In an article headlined, “How Mitt Romney could wind up running the United States 6 years after losing the presidential election,” Elaine Kamarck noted, “Republican Senator Romney will have what no other Republican Senator currently has, a Republican constituency that does not like President Trump. Trump came in third in the Republican primary in Utah in 2016 and in the general election a large number of voters voted for the independent and Mormon conservative Evan McMullin, rather than pull the lever for Trump or Hillary.” McMullin, a former CIA operations officer, received 21 percent of the vote, compared to 45 percent for Trump and 27 percent for Hillary.
Baldwin, former California legislator and executive director of the Council for National Policy, wrote an entire book on Romney that was ultimately rejected by a conservative publishing house that was fearful of offending establishment Republicans. In one of the chapters, “The Buying of a Movement,” he alleged that Romney captured the 2012 GOP presidential nomination not only by falsely advertising himself as a conservative but by funneling donations from his family foundation to influential conservative groups.
Groups like my own America’s Survival, Inc. had published documentary evidence of Barack Hussein Obama’s communist connections back in 2008. Romney didn’t win the GOP nomination in that year. But Arizona Senator John McCain, who did win the nomination, wasn’t interested in bringing any of that to the public’s attention. He lost an easily winnable race against Obama.
In 2012, when Romney won the nomination and ran against Obama, Joel Gilbert released a popular documentary “Dreams from My Real Father,” drawing on our material and going into substantial detail about Obama’s Marxist roots. Gilbert had argued that the right strategy to defeat Obama was to expose his Marxist views, including the role of communist Frank Marshall Davis in molding Obama’s political philosophy. But Romney and top Republicans disagreed. Karl Rove told Republican donors, “If you say he’s a socialist, they’ll go to defend him. If you call him a ‘far out left-winger,’ they’ll say, ‘no, no, he’s not.’” Rove said that Republicans had to “adopt a respectful tone” in criticizing Obama.
By contrast, Gilbert argued, “If Republicans had made Obama’s Marxist agenda and personal background the main issues of the campaign, Americans would have had a much clearer understanding of the choice between American values and Marxism.”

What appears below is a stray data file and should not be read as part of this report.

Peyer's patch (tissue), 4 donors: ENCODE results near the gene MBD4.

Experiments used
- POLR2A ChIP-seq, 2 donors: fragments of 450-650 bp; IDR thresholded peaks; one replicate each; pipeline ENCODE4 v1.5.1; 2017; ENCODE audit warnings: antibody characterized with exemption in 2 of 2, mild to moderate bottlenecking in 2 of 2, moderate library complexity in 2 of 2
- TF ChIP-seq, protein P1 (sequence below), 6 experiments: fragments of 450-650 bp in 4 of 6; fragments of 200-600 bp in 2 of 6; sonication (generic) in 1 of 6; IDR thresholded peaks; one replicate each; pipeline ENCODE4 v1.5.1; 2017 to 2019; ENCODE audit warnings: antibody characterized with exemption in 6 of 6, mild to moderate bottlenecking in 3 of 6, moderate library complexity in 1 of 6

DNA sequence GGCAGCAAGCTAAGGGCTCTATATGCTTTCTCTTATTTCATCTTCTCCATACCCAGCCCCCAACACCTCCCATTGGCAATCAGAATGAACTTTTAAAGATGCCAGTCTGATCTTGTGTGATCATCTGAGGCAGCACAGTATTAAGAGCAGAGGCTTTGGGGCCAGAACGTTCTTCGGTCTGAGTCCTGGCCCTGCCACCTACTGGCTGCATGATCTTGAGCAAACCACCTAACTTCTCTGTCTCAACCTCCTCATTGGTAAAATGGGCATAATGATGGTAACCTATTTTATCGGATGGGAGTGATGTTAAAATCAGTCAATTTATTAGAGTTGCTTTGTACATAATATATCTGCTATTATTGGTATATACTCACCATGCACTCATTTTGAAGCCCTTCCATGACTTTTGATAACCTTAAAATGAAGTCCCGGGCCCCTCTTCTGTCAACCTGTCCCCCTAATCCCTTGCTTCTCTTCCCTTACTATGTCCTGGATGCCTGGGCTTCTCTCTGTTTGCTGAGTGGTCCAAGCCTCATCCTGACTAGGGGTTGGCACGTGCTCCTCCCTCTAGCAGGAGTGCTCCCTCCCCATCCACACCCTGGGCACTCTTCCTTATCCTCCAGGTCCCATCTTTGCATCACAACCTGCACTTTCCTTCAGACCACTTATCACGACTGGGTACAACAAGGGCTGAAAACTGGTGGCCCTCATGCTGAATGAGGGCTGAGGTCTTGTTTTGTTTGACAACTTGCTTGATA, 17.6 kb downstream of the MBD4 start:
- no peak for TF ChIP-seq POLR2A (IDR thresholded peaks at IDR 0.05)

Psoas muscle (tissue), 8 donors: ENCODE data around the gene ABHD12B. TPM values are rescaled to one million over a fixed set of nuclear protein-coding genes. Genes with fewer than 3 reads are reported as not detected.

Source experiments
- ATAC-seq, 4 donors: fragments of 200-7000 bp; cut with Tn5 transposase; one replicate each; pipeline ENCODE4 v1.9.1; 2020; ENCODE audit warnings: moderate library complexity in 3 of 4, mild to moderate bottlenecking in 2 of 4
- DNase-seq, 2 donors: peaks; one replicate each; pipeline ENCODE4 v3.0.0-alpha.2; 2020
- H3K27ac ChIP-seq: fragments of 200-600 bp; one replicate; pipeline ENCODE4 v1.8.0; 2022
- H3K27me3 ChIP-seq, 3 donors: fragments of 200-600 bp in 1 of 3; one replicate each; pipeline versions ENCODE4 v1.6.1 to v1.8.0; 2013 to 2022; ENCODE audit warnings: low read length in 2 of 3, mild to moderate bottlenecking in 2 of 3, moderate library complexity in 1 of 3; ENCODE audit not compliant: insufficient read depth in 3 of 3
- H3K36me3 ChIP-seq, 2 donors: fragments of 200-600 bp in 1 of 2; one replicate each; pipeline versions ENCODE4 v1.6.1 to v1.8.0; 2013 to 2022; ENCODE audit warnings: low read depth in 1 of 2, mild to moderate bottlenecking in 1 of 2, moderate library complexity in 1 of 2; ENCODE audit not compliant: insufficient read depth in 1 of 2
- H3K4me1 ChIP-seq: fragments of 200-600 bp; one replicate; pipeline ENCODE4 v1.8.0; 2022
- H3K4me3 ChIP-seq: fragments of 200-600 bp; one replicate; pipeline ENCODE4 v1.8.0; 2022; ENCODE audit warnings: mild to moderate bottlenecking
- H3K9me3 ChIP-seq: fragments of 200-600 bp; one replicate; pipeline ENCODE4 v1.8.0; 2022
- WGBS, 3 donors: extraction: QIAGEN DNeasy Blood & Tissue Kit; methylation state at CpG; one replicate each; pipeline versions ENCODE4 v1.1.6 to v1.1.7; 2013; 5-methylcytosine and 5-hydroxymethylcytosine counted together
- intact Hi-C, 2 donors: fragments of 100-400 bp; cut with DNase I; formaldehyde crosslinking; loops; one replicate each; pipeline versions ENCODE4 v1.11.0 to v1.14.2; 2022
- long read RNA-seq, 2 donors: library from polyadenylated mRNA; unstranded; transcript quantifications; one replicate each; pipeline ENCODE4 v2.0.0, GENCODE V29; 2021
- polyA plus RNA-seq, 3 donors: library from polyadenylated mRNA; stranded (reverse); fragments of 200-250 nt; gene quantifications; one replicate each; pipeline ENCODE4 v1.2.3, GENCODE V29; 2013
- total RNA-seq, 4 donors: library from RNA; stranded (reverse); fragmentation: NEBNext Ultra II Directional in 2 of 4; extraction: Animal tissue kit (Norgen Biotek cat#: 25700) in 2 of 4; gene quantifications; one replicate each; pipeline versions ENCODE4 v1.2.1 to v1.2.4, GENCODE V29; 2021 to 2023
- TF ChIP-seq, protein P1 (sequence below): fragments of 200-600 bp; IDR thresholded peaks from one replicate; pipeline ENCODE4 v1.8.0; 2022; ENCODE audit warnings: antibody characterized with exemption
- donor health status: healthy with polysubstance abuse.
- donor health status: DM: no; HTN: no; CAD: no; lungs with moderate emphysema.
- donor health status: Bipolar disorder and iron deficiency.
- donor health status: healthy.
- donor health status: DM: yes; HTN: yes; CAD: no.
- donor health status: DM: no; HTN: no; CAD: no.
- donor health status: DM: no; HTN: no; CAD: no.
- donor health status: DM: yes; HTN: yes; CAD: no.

Romney has now followed-up his failed 2012 presidential campaign with a successful run for the Senate from Utah, the base of his church and its wealth. Mike Kennedy, a state lawmaker, ran against Romney and had tried to warn Utah voters during the primary that Romney was a carpetbagger and flip-flopper. Then, during the campaign, independent candidate Tim Aalders argued that Romney was actually a “progressive” who was out-of-step with conservatives.
Sam Bushman, host of the Utah-based Liberty Roundtable radio show, says, “I believe Romney is still young enough that he thinks he has another shot at maybe being president or staying long-term as leader of the Senate. He doesn’t care which as long as he maintains political power.”
At the current time, according to the latest McLaughlin & Associates survey, 72 percent of Republicans favor Trump in the 2020 race and only 9 percent back Romney. That suggests Romney’s approach will be to get accolades from the Washington Post and other liberal media by leading the anti-Trump Republicans in the Senate. After the Democratic-controlled House impeaches Trump, Romney could emerge as the Republican Senator arguing for Trump to resign for the sake of the Republican Party.
At that point, Romney could decide to run for president again. Or perhaps he would settle for the vice presidency under President Mike Pence. It would be a case of Romney’s revenge.